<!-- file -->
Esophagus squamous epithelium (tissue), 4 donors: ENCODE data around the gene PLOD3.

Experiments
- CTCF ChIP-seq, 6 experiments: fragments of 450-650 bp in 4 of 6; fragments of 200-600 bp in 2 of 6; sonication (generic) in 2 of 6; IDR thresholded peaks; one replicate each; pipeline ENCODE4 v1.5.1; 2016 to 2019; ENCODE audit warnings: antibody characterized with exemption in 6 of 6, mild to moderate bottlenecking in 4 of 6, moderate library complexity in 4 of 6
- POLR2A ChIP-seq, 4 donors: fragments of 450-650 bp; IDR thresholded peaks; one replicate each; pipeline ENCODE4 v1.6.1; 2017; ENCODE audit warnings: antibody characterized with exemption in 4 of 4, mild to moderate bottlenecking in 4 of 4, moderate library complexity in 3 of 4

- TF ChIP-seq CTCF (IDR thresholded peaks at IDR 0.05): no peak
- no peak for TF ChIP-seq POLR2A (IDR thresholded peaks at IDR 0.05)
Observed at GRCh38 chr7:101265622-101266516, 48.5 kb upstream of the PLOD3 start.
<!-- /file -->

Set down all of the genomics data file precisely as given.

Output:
Esophagus squamous epithelium (tissue), 4 donors: ENCODE data around the gene PLOD3.

Experiments
- CTCF ChIP-seq, 6 experiments: fragments of 450-650 bp in 4 of 6; fragments of 200-600 bp in 2 of 6; sonication (generic) in 2 of 6; IDR thresholded peaks; one replicate each; pipeline ENCODE4 v1.5.1; 2016 to 2019; ENCODE audit warnings: antibody characterized with exemption in 6 of 6, mild to moderate bottlenecking in 4 of 6, moderate library complexity in 4 of 6
- POLR2A ChIP-seq, 4 donors: fragments of 450-650 bp; IDR thresholded peaks; one replicate each; pipeline ENCODE4 v1.6.1; 2017; ENCODE audit warnings: antibody characterized with exemption in 4 of 4, mild to moderate bottlenecking in 4 of 4, moderate library complexity in 3 of 4

- TF ChIP-seq CTCF (IDR thresholded peaks at IDR 0.05): no peak
- no peak for TF ChIP-seq POLR2A (IDR thresholded peaks at IDR 0.05)
Observed at GRCh38 chr7:101265622-101266516, 48.5 kb upstream of the PLOD3 start.